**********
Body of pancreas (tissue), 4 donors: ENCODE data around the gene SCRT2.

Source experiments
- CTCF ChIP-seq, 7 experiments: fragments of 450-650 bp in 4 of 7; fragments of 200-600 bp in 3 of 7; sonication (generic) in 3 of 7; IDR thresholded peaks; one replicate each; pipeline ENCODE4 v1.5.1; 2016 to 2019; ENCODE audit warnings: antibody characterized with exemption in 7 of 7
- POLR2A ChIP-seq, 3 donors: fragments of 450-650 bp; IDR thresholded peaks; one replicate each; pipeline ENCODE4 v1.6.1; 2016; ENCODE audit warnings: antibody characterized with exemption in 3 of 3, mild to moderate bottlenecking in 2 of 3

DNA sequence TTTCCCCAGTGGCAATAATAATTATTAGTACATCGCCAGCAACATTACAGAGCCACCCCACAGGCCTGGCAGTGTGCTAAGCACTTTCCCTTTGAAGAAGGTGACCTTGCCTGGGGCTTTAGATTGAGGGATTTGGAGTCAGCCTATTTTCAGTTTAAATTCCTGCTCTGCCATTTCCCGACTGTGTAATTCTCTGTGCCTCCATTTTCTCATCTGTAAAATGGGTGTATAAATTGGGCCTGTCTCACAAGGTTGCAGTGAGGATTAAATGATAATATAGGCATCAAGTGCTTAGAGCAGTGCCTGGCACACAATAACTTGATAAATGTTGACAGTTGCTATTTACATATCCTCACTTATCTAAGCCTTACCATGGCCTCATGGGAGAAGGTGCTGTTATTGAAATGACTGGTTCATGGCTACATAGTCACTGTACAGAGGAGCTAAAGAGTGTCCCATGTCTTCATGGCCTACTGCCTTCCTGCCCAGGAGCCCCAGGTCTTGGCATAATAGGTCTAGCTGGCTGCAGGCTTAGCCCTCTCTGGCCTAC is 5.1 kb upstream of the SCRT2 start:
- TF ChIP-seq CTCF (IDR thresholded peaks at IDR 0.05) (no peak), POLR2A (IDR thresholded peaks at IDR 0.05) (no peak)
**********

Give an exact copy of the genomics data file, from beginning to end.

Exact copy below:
Body of pancreas (tissue), 4 donors: ENCODE data around the gene SCRT2.

Source experiments
- CTCF ChIP-seq, 7 experiments: fragments of 450-650 bp in 4 of 7; fragments of 200-600 bp in 3 of 7; sonication (generic) in 3 of 7; IDR thresholded peaks; one replicate each; pipeline ENCODE4 v1.5.1; 2016 to 2019; ENCODE audit warnings: antibody characterized with exemption in 7 of 7
- POLR2A ChIP-seq, 3 donors: fragments of 450-650 bp; IDR thresholded peaks; one replicate each; pipeline ENCODE4 v1.6.1; 2016; ENCODE audit warnings: antibody characterized with exemption in 3 of 3, mild to moderate bottlenecking in 2 of 3

DNA sequence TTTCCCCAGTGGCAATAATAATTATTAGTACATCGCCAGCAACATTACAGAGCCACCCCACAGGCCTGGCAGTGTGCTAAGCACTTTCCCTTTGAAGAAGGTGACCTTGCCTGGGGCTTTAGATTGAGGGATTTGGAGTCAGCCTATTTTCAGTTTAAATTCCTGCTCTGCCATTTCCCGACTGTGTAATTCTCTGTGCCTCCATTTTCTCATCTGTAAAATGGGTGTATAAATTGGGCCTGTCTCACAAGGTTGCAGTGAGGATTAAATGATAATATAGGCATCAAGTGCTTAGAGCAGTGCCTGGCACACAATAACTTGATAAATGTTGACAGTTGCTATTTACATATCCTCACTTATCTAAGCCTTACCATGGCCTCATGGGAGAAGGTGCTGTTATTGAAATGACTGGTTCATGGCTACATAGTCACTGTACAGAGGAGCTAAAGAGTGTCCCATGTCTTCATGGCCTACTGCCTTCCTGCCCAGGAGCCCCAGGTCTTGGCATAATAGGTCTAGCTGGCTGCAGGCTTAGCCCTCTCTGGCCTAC is 5.1 kb upstream of the SCRT2 start:
- TF ChIP-seq CTCF (IDR thresholded peaks at IDR 0.05) (no peak), POLR2A (IDR thresholded peaks at IDR 0.05) (no peak)